Don’t use a food processor to make the mousse, as it’s liable to split if overworked. Simply cream the stilton by hand until it reaches a smooth texture, then fold in the crème fraîche and the port (if using) gradually until it reaches a dropping consistency. Season with salt as necessary.
To serve, pipe or spoon a small quantity of mousse on to each sablé and sprinkle dried cranberry on top.
Makes 25 pieces
For the crêpes
■ 125g (41⁄2oz) flour
■ 1 egg
■ 300ml (101⁄2fl oz) milk
■ Dill, parsley, chives, finely chopped
■ A little butter for cooking
For the mousse
■ 150g (5oz) smoked salmon
■ Salt and black pepper
■ 150ml (5fl oz) double cream
■ Lemon juice to taste
■ 300g (101⁄2oz) smoked salmon
■ 25g (1oz) salmon caviar
■ Some tiny sprigs of dill
For the crêpes, beat the flour and egg together until smooth; mix in the milk gradually to make a smooth batter. Add the chopped herbs and put the batter in the fridge for at least half an hour.
Meanwhile, blitz the smoked salmon and a pinch of salt in the food processor. Remove to a bowl and beat in the cream a little at a time until the mixture is smooth and creamy, but can still hold its own weight. You may need slightly more or less cream to bring it to the right consistency. Season with more salt if necessary, and with pepper and lemon juice.
Cook the crêpes as thinly as you can, over a medium heat in a non-stick frying pan greased with a little butter. When the butter is foaming, pour a thin layer of batter into the bottom of the pan and cook until golden brown on both sides, turning once during cooking. Chill in the fridge. The crêpes will keep for a couple of days if need be.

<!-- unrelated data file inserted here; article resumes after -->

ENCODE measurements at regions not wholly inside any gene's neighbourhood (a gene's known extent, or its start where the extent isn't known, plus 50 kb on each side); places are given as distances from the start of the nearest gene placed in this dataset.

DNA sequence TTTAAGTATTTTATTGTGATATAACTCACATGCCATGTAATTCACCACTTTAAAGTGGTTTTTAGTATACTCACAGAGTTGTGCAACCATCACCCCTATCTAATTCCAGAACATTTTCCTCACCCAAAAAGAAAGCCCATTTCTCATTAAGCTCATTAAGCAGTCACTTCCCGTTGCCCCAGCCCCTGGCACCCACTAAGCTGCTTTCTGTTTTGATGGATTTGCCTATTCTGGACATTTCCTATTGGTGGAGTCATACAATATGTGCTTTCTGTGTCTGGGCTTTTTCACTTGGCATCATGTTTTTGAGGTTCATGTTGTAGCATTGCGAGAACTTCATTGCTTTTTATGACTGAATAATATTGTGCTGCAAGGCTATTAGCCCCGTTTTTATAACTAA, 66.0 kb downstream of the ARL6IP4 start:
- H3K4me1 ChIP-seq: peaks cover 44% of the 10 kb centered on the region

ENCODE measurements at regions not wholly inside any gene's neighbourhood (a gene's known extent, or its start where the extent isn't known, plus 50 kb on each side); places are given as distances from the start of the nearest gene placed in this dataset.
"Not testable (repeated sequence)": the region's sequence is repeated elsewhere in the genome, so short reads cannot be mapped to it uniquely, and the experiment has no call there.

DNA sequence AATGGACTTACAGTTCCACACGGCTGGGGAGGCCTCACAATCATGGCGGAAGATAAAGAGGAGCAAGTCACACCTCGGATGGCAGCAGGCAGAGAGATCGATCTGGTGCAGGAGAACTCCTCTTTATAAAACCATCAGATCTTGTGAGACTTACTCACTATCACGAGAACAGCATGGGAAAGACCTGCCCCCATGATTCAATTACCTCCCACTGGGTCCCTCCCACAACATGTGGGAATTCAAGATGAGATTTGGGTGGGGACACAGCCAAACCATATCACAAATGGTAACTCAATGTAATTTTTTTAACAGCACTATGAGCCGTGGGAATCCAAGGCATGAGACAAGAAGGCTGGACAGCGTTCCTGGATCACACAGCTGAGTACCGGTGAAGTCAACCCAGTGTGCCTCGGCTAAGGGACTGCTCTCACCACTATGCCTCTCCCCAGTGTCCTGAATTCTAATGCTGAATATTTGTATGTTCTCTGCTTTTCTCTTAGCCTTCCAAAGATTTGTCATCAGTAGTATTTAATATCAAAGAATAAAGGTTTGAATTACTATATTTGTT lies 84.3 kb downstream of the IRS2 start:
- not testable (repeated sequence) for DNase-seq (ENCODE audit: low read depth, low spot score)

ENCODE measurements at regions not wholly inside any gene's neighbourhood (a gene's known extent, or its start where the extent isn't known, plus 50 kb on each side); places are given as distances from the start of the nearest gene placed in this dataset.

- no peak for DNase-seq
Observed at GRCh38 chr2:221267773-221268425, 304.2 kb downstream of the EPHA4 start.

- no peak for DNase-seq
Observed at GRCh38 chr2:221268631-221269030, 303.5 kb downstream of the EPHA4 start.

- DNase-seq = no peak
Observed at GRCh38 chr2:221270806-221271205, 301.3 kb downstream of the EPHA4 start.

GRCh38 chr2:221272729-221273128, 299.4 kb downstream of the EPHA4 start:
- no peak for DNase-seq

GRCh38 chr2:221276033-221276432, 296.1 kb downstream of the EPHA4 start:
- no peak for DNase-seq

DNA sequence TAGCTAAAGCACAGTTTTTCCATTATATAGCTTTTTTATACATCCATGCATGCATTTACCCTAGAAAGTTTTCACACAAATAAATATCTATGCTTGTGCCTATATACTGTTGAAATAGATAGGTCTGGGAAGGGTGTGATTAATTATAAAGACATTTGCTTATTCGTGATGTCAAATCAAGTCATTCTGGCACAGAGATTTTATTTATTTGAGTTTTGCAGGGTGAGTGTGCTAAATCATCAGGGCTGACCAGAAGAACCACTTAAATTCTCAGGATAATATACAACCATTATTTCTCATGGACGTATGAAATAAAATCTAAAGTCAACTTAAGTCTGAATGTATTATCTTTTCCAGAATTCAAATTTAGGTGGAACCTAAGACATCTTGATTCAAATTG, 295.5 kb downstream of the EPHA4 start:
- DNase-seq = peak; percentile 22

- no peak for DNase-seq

Spread each crêpe with a thin layer of mousse and top with an even layer of smoked salmon. Cut off three sides to make them squarish, then spread or pipe a line of mousse about 0.5cm (¼in) thick along one side. Starting with this side, roll each crêpe up into a tight sausage. Wrap in cling film and chill in the fridge. Now you can either store in the fridge for up to two days, or cut them after an hour or so in the fridge.
To serve, slice the crêpe sausages carefully into rounds about 0.5cm (¼in) thick. You should be able to see clear spiral layers of crêpe, mousse and salmon. Top each spiral with a little salmon caviar and a sprig of dill.
Fried scallop canapes with sloe gin, netmet and speck
These canapés are rich and luxurious but it is Christmas. You can make them in the morning, then they just need a couple of minutes cooking before serving. Speck is a smoked ham that goes very well with the sweet scallops.
Makes 16 canapés
- 16 small scallops
- 1 tsp olive oil
- 4 slices speck
- 1 dsp sloe gin
- 1⁄8 nutmeg
To make the fried scallop canapés, in a bowl season the scallops with salt and pepper and toss through the olive oil. Cut away the fat from the speck then slice into four strips lengthways.
Wrap each scallop (leaving the flat side exposed) in the speck and skewer with a cocktail stick.
Place a frying pan on a high heat and when really hot fry the scallops each side for about 11⁄2 minutes, pressing them down gently so they caramelise.
Turn off the heat then splash in the gin and grate over a little nutmeg. Give the pan a little shake then serve straightaway.
This article was originally published in 2014 and has been updated.